And at that moment, as he stared off into the dusk, beneath the paper lanterns hanging from the eaves of the long porch and the moss baskets of ivy and begonias, there was nothing on his mind that he could put into words, more a state of mind than anything on it — solitude, the mystery of life, that sort of thing, which, at eight, he had a sense of but lacked the structure in which to put it.
And there are also moments of kindness and generosity that only a child might be able to manage. For his eighth birthday Tommy’s mother gave him a beautiful kaleidoscope, a treasure. But at the end of the summer Tommy gifts it to Ophelia, the black woman who runs the kitchen at the club. He does it because she is always kind to him and watches after him and because he knows she works hard and people don’t always treat her very kindly. It is a touching moment that made me want to hug Tommy.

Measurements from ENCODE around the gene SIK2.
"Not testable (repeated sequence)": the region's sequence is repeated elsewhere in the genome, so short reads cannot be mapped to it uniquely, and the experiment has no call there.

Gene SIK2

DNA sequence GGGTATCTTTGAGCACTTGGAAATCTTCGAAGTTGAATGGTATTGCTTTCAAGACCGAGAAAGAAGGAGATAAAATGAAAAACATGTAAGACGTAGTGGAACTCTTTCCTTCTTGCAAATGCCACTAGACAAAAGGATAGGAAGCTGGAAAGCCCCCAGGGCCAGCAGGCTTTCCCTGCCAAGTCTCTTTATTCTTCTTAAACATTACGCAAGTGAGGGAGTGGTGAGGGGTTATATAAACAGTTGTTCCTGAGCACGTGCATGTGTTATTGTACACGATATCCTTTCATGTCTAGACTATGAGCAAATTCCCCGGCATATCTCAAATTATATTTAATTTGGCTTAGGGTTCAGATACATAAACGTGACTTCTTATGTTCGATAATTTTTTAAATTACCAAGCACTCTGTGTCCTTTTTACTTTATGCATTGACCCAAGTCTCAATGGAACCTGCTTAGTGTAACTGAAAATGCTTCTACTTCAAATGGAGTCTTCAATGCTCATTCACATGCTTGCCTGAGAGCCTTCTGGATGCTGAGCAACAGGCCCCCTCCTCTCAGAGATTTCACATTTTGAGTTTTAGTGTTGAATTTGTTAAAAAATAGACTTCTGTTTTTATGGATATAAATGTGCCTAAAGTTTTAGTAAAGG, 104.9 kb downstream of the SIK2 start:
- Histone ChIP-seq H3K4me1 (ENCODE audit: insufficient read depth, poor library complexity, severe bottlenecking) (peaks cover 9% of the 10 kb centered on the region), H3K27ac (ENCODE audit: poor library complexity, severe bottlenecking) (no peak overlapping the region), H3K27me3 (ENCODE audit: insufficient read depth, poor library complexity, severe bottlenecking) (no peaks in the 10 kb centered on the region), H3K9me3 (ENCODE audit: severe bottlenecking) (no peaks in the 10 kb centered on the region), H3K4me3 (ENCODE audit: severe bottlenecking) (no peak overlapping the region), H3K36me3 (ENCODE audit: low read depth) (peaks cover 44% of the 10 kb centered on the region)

I could go on about all the details, all the clashes between Tommy’s childhood world and the adult world, and what the adults are and aren’t doing, and the broader context in which the story is set. It is a beautiful book, one to be read slowly for best flavor and enjoyment. NYRBs has done right for January. February’s book is something entirely different, An Armenian Sketchbook by Vasily Grossman. I should be starting in on it very soon.